The following question was answered by an expert in the appropriate field:

Q: Many Japanese died immediately from the blast forces, heat, and fires resulting from the atomic explosions at Hiroshima and Nagasaki, and a large number died within weeks or months from radiation effects. (1) What information is available about the health and life-span of those who survived? (2) For example, how many were still alive after 50 years and how does this compare with Japan in general? (3) What about genetic effects in the children born of the survivors? (4) Is there reasonable evidence from the work with survivors to support the possibility of low radiation being less harmful than expected or even beneficial? Thanks for your expert service.

A: An excellent reference for all manner of questions regarding the A-bomb survivors is the book by William J Schull, Effects of Atomic Radiation: A Half-Century of Studies from Hiroshima and Nagasaki, Wiley-Liss, Inc., 605 Third Avenue, New York, NY 10158-0012 (1995) ; ISBN # 0-471-12524-5. This is a scholarly book and yet is written at a level that the intelligent layperson can understand. It has a wealth of historical as well as scientific information about the studies, spanning the entire time period since the bombs were dropped. Following are answers to the specific questions asked:
Much information is available; for example, in the book cited above.

In 1995, 50 years after the atomic bombings, approximately 50 percent of the survivors were still alive. The exact number is difficult to state, but it could exceed 100,000. (For example, 284,000 survivors were identified in the 1950 census; this would indicate that there were about 142,000 remaining survivors in 1995.)

No genetic effects have been detected in a large sample (nearly 80,000) of offspring. By this, we mean that there is no detectable radiation-related increase in congenital abnormalities, mortality (including childhood cancers), chromosome aberrations, or mutations in biochemically identifiable genes.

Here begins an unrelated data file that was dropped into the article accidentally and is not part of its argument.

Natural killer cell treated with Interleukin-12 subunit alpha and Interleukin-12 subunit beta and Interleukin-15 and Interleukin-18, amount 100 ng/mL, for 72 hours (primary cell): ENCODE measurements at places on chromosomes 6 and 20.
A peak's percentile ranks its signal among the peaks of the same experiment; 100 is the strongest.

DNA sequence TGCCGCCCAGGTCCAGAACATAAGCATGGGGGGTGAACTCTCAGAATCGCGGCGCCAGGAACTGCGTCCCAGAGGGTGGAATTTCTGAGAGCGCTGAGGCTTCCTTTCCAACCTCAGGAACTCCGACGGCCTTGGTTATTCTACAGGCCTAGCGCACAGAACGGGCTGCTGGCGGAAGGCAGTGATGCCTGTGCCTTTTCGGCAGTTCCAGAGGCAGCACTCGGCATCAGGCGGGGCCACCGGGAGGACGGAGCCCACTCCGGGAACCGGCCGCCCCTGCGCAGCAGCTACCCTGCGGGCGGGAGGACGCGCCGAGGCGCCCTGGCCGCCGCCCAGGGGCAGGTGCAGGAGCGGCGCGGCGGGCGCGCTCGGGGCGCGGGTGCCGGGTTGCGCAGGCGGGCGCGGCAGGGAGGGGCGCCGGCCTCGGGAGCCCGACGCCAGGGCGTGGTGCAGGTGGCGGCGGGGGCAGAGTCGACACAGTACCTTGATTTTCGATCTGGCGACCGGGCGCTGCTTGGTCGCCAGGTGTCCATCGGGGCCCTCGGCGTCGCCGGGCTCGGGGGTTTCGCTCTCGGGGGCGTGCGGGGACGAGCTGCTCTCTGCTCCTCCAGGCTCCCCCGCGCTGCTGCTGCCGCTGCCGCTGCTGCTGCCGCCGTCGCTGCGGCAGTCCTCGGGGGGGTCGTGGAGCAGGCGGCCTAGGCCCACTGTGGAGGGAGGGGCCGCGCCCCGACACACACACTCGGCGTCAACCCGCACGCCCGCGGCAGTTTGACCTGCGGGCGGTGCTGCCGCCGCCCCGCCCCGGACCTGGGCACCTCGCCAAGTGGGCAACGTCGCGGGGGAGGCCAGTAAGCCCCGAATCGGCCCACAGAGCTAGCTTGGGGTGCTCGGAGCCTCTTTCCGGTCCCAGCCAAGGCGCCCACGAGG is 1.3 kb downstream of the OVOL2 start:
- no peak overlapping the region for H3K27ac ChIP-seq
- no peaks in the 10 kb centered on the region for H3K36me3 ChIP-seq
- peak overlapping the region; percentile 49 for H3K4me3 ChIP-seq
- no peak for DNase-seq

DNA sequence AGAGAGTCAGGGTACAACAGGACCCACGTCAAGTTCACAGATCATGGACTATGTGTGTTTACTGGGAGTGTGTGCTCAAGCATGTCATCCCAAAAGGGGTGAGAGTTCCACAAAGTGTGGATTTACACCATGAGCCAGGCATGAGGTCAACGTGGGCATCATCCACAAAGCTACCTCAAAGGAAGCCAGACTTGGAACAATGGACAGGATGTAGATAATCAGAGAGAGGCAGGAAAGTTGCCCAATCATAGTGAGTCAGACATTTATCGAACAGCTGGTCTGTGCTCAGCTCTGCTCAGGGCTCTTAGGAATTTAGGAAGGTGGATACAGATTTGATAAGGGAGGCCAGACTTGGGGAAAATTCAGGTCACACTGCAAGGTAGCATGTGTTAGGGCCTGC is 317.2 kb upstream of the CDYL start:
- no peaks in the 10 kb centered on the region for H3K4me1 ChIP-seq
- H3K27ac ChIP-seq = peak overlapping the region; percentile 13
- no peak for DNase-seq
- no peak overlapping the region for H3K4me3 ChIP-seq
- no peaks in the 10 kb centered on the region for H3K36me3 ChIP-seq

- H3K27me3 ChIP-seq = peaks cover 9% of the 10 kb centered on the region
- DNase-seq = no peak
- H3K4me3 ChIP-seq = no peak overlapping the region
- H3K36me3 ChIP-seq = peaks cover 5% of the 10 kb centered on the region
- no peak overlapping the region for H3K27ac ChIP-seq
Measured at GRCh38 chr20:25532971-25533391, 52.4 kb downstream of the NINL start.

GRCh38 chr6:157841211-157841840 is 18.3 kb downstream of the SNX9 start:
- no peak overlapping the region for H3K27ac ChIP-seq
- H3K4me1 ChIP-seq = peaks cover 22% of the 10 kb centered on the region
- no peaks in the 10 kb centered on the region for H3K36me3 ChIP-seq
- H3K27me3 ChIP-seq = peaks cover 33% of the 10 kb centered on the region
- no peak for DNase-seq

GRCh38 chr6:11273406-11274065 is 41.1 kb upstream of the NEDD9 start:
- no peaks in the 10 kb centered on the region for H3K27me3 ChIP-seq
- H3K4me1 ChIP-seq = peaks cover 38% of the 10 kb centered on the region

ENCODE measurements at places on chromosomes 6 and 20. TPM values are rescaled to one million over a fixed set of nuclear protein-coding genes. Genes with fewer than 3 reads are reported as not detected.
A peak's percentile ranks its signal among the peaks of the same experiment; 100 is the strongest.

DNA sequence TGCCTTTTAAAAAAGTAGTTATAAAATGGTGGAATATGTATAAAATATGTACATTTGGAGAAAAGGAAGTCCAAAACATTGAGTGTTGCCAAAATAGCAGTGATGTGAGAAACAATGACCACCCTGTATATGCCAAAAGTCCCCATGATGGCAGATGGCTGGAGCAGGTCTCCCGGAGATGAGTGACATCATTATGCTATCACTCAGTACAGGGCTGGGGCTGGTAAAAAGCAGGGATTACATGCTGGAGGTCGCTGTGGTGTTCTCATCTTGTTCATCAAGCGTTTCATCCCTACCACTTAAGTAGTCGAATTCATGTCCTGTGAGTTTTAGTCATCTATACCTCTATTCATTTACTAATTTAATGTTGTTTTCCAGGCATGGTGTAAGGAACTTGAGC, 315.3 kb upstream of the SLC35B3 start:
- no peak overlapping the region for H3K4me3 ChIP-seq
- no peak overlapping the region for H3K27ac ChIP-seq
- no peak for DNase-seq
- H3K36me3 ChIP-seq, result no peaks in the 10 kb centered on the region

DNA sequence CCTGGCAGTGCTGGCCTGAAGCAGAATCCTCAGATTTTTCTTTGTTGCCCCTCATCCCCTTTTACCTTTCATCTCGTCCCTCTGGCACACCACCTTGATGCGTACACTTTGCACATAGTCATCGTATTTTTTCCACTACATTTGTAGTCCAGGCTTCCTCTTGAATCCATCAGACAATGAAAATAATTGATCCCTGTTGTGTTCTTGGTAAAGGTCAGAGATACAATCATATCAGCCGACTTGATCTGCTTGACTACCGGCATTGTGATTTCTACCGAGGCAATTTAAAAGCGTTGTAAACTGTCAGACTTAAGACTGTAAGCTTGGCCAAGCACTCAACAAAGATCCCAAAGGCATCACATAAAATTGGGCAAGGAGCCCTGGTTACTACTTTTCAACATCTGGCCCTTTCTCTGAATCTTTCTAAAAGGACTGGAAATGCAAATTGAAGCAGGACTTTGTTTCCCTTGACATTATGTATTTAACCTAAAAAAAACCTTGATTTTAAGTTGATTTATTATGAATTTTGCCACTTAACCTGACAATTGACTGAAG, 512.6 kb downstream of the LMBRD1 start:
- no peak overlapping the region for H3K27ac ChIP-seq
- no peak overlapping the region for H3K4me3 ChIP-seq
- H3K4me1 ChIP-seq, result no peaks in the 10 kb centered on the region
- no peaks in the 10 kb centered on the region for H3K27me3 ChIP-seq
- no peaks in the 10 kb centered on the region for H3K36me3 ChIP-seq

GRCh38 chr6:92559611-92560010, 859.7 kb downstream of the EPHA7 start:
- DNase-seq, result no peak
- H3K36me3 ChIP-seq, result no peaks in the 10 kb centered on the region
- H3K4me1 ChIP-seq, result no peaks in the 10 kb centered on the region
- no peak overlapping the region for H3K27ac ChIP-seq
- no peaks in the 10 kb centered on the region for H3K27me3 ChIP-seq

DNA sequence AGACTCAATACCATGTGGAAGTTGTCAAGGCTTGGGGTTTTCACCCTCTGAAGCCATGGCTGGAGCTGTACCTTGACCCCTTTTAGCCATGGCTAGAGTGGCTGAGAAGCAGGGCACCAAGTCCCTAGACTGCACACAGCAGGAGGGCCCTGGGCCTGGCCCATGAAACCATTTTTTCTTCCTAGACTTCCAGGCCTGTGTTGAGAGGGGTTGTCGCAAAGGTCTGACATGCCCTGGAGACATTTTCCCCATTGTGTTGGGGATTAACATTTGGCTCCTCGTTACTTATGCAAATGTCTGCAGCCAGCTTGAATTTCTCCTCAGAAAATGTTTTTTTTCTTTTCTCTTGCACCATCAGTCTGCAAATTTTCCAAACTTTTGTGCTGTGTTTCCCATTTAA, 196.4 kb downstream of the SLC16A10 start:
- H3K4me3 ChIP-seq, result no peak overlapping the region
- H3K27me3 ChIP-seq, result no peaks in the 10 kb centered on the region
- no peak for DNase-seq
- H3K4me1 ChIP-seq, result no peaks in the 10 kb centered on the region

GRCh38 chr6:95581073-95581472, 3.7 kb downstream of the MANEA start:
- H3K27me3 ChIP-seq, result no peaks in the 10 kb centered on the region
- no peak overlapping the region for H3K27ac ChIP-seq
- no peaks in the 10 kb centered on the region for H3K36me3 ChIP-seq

Unfortunately, the epidemiologic studies on the survivors who received low doses of radiation (in the range of 0.01 Sv to 0.2 Sv) are equivocal regarding good measures of the risk of long-term health effects. This is because, even though the statistical sample available in the survivor studies is very large (nearly 100,000 subjects in the Life Span Study), it can be shown that many, many more subjects would be needed to draw reasonable statistically valid inferences from the data. Thus the data at low doses have large error bars and can be fit to mathematical models that show a threshold, no threshold, reduced effect, and in some cases even a beneficial (protective) effect, depending on the model one picks. There is no model that seems to be more valid than the others. Therefore, the consensus of the community of scientists interested in the A-bomb, as well as other, radiation studies seems to be that epidemiologic studies do not have the statistical power to give us answers to the low-dose questions. This issue is thoroughly discussed in the book by William J. Schull.
John D. Zimbrick, Ph.D. School of Health Sciences Purdue Univerity

Treatment of victims of nuclear bombs depends on how close they were to the hypocenter and numerous other factors. Those in close proximity were killed acutely by blast and heat, and no treatment was possible. Those a little farther away, who survived these effects, suffered from acute radiation syndromes and became quite ill within hours to days. The duration of the latent period is inversely proportional to radiation dose, that is, proximity to the hypocenter. In Japan most of these received little or no treatment. The problem was the massive number of casualties in this class and the lack of knowledge of the medical personnel. In cases of nuclear accidents (for example, Chernobyl) the subjects who got doses greater than 10-12 Gy received supportive care only (nutrition, fluids, narcotics for pain, etc.) because their radiation injuries were universally fatal. Those in the 8-10 Gy range could benefit from marrow transplants. Those below 8 Gy would probably survive with supportive care. Exposed individuals who survived the acute effects, however, were later found to suffer increased incidence of cancer of essentially all organs. The cancers occurred years to decades later. Excess cancers are still being detected in this population, now more than 50 years after the bombing. Excess cancer means that these individuals are more likely to get cancer than other Japanese. The cancers they get are in no way different from spontaneous cancer in other Japanese. Animal studies have detected genetic effects from these sublethal doses: mutations that occur in offspring, perhaps several generations later. No such effects have been detected in offspring of Japanese survivors. However, most mutations are recessive and require several generations to detect. The second generation of offspring of the Japanese is just now appearing.

S. Julian Gibbs, DDS, PhD

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